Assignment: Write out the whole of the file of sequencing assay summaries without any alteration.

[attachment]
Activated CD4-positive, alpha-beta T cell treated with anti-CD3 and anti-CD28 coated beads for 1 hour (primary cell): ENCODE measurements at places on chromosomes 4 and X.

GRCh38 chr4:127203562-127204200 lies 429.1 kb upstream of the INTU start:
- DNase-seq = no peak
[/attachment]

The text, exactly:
Activated CD4-positive, alpha-beta T cell treated with anti-CD3 and anti-CD28 coated beads for 1 hour (primary cell): ENCODE measurements at places on chromosomes 4 and X.

GRCh38 chr4:127203562-127204200 lies 429.1 kb upstream of the INTU start:
- DNase-seq = no peak